For Children

Helping you find your strengths

How we work

We work together with children aged 5 to 13 and their carers to create a brighter future.

Our mentoring programmes and parent programme are founded upon solution focussed, trauma-informed approaches. This means we support children and carers to identify their strengths, imagine their preferred future, notice their triggers, express their feelings and practice coping strategies.

I didn’t have a lot of faith in myself… the mentors that I had made me speak up more and to open up more. On a scale of 1-10 on how much I can trust people I’ve gone from a 1 to a 6. I have my doubts but now I take a deep breath and tell myself that I can trust people.

Mentoring

  • Our mentors and youth workers are trained in the solution focussed approach, safeguarding, the trauma informed approach, communicating with children, setting boundaries, de-escalation strategies and safety planning.
  • A named Programme Manager assigned to each child and their mentor provides supervision of the mentoring relationship and liaises with referrers and other professionals.
  • We match mentors with children carefully, based on their personalities and interests, ensuring that mentors have the skills to meet a child’s needs.
  • Once matched, mentors meet with the child weekly for 6 to 12 months. All mentoring sessions take place outside of school hours. During lockdown, we support mentors to deliver engaging sessions remotely through phone or video calls, until it is safe to resume sessions in the community.
  • Children and mentors spend the first few months building a relationship of trust with the child, by responding to their strengths and interests.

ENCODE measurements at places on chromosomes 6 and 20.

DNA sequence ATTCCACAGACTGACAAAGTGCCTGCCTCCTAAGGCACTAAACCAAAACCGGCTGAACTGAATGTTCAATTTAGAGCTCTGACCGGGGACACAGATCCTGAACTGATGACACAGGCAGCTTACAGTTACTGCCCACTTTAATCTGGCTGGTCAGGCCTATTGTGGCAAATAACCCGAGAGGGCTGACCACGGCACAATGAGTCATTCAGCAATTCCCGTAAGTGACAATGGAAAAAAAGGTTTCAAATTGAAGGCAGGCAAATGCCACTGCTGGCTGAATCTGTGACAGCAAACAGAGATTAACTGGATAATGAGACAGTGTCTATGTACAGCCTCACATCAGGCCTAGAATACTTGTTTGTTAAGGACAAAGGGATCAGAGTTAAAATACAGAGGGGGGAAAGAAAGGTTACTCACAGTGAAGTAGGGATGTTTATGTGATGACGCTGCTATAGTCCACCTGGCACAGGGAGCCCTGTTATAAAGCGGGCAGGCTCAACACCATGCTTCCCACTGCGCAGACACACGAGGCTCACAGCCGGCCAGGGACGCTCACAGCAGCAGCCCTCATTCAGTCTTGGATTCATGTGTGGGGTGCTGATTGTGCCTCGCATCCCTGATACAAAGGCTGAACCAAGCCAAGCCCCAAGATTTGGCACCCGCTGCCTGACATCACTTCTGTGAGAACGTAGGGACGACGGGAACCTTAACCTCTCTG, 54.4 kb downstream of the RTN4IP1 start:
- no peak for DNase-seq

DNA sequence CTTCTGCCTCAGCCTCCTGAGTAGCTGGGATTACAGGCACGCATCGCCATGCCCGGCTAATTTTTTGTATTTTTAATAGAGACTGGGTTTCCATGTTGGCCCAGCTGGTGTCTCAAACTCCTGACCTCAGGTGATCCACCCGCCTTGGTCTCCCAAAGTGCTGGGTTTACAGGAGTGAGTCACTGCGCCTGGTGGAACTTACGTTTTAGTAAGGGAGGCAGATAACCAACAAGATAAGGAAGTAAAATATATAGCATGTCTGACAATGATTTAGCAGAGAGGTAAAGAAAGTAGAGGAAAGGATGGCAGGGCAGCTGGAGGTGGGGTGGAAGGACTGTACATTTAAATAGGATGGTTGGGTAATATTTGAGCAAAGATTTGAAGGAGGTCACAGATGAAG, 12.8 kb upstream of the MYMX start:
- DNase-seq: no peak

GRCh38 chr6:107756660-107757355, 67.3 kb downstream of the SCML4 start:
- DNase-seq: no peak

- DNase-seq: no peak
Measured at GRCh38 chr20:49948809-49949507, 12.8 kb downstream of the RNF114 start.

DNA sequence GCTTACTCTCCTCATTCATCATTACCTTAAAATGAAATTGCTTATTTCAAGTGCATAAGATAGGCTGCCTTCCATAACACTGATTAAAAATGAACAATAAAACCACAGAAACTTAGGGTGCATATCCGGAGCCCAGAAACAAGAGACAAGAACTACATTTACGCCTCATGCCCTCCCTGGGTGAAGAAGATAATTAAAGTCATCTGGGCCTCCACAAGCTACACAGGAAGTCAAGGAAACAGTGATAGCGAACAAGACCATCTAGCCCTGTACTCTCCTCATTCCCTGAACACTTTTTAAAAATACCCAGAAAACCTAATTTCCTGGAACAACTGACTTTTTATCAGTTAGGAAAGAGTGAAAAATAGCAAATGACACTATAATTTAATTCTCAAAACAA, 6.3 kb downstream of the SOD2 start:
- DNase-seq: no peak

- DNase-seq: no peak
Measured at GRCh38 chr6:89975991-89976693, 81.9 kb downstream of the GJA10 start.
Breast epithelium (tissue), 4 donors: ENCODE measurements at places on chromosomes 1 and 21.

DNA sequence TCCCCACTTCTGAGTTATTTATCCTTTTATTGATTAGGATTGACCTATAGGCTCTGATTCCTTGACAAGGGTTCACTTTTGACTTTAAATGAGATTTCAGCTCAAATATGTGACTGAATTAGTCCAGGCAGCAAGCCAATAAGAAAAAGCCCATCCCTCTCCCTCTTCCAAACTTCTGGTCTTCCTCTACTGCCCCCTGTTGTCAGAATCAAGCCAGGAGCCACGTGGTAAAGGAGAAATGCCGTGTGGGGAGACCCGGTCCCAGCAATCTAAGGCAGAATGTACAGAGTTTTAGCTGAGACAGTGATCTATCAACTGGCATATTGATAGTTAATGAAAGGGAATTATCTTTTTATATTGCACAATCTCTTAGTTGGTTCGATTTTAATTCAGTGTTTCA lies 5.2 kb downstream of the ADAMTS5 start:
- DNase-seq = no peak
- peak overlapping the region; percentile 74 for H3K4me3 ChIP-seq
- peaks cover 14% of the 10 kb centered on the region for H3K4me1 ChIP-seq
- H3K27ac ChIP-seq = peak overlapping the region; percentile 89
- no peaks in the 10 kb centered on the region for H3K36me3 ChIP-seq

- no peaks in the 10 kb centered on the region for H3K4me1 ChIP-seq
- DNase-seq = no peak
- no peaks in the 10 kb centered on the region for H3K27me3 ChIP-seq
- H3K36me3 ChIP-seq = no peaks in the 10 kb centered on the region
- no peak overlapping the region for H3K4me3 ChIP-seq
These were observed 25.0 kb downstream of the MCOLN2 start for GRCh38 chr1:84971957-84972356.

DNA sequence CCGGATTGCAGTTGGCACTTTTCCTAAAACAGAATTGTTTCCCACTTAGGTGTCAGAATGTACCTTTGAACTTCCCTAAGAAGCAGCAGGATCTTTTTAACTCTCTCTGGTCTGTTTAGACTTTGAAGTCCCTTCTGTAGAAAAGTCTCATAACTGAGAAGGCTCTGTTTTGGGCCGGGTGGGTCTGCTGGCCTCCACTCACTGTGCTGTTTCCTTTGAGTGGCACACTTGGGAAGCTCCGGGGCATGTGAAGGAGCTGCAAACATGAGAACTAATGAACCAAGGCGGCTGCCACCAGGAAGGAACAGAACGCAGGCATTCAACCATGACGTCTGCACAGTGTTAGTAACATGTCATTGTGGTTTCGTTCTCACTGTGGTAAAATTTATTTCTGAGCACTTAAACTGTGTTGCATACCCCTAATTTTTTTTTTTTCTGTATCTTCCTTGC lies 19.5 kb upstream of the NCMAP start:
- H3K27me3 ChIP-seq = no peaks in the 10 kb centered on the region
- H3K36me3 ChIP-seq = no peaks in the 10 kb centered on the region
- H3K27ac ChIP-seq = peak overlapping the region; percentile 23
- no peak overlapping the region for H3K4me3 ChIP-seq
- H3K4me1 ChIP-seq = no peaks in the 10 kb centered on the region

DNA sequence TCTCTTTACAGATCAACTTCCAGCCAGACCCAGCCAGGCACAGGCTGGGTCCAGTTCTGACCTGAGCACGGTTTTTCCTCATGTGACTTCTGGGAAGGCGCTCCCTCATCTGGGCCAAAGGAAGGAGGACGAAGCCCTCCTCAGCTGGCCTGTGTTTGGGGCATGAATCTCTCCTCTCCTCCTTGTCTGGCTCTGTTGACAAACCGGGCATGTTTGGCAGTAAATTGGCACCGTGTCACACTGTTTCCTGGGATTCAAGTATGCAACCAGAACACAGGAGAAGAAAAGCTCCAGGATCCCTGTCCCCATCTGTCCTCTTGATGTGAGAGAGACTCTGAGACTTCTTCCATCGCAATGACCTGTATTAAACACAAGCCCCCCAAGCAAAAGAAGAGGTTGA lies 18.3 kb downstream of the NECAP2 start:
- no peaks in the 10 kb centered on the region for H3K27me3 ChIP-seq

• Once they’ve got to know each other, they set goals for the remainder of their mentoring journey. These goals may focus on social and emotional skills, or on the personal aims of the child.
  • We also offer group sessions to provide opportunity for social development and practice new skills with other children and mentors.
  • As the mentoring comes to an end, we prepare children for a positive goodbye by encouraging them to reflect on their achievements and share hopes for the future.
  • Up to 98% of children show reduced behavioural and emotional difficulties upon completion of the programme. More than half achieve a score that means they can exit the programme with an average level of difficulties, due to the progress they make.

Shia’s Story

Things weren’t easy for 6 year old Shia. At home mum had just had a new baby which took up all her time and energy. It was difficult to get mum’s attention or go and do the things that they used to do together. Shia didn’t have anyone to talk to and felt a bit bored; he did have his Xbox, but after a while he wanted to get out and about and run around.

School could be hard too. Shia found it difficult to stay focussed in his lessons and the teachers would often tell him off. He had to miss his break times a lot. When this happened Shia felt sad and that he wasn’t good at anything. Sometimes he felt like just giving up.

Here at Chance UK we know that life can be difficult – for everyone!